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The Case for Short Legal Communications

This is a reminder that we should be brief in making our point.

We know this, but often can’t resist saying more than we should. Our tendency to ramble is partly a function of ego. We’re smart, we know things and we want others to know we know things whether helpful or not. It’s also a function of fear. When we don’t trust our argument we layer on lesser alternatives that can harm more than help. Finally, it can be because we’re lazy or time pressed. Long and rambling is easy while focused is hard.

The “case for short” is . . . [more]

Posted in: Legal Information, Practice of Law, Substantive Law

Beware if Using Ctrl+F to Search Websites for Keywords in Internet Explorer

I hate being reminded of the fallibility of technology. I love the confidence I feel from noting up a case using an electronic database; I hate it when I find that (contrary to the results of my electronic search) the case has in fact been overturned on appeal. I recently experienced a similar feeling when using the federal government’s laws website

Perhaps I’m spoiled by the ability in electronic database programs like QuickLaw and WestLaw to step from “hit” to “hit” in my search results. Or maybe I’m just lazy. When I am looking for something on a webpage . . . [more]

Posted in: Legal Information, Legal Information: Libraries & Research, Legal Information: Publishing, Technology

It’s Not Easy Being Green: Lime Beer Wars

The Toronto Star and Financial Post have reported on the latest news in beer branding wars. Brick Brewing has launched a new beer in time for the Labour Day weekend: RED BARON LIME. According to the article, Labatt and Anheuser-Busch are seeking an injunction in the Federal Court of Canada against Brick, as well as damages or an accounting of profits, on the basis of trade-mark and copyright violation. The packaging for RED BARON LIME beer displays images of limes and uses the colour green on its labels and packaging. The packaging for BUD LIGHT LIME also displays images of . . . [more]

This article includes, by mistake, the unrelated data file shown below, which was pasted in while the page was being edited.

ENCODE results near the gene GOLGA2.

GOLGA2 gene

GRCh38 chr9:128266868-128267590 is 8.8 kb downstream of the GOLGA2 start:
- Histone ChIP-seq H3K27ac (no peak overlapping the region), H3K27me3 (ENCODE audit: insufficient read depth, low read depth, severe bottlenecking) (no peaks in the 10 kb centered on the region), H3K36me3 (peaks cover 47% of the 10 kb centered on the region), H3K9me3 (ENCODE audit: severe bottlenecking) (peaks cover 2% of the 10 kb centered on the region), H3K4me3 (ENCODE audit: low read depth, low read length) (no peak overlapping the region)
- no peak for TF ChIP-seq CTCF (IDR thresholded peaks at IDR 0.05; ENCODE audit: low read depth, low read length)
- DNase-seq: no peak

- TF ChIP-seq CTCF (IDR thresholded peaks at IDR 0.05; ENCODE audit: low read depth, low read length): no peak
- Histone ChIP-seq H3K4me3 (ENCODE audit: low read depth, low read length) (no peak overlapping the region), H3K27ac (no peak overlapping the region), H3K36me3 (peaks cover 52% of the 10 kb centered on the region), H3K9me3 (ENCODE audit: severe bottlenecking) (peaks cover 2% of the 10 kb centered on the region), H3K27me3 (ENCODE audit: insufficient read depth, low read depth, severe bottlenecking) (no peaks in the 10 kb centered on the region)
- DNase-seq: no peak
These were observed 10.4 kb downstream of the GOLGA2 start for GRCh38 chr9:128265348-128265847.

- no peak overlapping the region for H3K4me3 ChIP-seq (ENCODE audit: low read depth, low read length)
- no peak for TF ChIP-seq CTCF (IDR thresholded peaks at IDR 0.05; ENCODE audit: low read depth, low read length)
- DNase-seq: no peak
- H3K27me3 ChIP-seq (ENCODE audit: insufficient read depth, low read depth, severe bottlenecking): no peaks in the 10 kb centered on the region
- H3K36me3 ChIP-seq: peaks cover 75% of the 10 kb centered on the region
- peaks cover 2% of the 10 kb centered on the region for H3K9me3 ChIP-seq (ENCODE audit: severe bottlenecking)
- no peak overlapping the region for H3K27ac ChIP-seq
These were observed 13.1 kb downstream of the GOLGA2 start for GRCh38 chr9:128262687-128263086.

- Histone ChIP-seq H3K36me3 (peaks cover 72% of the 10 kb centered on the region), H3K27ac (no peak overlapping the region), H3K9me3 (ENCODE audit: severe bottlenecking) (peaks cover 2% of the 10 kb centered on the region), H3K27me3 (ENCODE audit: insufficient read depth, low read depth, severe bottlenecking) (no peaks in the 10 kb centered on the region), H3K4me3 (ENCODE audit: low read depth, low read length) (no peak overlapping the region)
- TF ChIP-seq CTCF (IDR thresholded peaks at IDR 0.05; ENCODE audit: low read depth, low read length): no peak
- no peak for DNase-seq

Posted in: Substantive Law

More on Free Speech

I’ve been following the posts and comments about anonymous blogging and free speech rights with interest. It’s hard not to weigh in with a few additional comments (and here, as an academic at heart, I’ll mention a comment I wrote nearly 15 years ago for the University of New Brunswick Law Journal’s Forum on free speech as a previous example of “weighing in”). I don’t know where the parameters of free speech should be, I just know that we need to recognize that vital though it is, other values (equality, in particular, as well as people’s entitlement not to be . . . [more]

Posted in: Substantive Law

This Week’s Biotech Highlights

Since my clients and colleagues have been remarkably gracious about my attempts to vacation this week, I will keep this brief and return to my rest BEvERage novel kids. Here’s some of what has been going on in my absence:

. . . [more]
Posted in: Miscellaneous

Six Questions: Copyright Consultation Toronto Town Hall Redux

WHEN? August 27, 2009

WHERE? Toronto, Fairmont Royal York Hotel. The proceedings were also webcast from the Copyright Consultation website. For video and upcoming transcripts of the Toronto Town Hall, see the website at: http://copyright.econsultation.ca.